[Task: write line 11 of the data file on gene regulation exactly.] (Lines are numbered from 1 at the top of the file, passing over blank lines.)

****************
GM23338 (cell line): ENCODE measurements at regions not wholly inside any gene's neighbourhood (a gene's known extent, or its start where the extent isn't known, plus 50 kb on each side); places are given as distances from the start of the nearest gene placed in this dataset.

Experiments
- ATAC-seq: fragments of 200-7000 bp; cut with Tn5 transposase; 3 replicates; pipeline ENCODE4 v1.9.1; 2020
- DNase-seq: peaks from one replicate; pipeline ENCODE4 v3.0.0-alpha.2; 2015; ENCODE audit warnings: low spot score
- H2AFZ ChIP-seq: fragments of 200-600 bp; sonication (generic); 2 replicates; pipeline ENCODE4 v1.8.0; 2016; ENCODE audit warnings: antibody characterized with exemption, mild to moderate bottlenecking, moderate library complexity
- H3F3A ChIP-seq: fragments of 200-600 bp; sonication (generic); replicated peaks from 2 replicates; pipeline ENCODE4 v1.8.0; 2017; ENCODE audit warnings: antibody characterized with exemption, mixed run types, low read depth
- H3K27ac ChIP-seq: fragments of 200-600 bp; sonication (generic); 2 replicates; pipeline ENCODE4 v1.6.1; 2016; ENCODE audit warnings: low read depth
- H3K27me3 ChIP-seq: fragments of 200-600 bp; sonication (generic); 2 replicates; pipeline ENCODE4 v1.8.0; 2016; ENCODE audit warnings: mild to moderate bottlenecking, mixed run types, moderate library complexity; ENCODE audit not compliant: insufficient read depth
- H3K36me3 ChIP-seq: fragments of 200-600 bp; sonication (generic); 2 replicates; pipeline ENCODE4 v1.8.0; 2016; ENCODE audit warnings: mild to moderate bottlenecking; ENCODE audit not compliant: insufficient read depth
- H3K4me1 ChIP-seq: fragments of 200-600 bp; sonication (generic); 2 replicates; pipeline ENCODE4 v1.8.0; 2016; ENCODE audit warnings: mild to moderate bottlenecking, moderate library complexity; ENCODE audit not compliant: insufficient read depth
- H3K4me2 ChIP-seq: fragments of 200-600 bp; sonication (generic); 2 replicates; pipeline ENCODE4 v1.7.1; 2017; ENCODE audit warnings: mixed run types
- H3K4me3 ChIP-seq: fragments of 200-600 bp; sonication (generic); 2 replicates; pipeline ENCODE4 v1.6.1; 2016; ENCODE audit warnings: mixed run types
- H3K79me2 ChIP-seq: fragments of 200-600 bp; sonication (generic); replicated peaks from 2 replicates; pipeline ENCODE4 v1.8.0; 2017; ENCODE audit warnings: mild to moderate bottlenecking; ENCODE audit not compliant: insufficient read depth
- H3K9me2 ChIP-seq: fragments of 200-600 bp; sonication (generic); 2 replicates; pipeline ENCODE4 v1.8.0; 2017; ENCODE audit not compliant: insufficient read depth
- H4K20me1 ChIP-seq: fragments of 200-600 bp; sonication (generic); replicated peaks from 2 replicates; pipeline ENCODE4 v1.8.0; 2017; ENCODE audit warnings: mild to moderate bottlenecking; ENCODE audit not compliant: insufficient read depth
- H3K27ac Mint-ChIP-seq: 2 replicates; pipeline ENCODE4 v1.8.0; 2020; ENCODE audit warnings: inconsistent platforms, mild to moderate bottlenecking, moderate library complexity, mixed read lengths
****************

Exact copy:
- H3K4me2 ChIP-seq: fragments of 200-600 bp; sonication (generic); 2 replicates; pipeline ENCODE4 v1.7.1; 2017; ENCODE audit warnings: mixed run types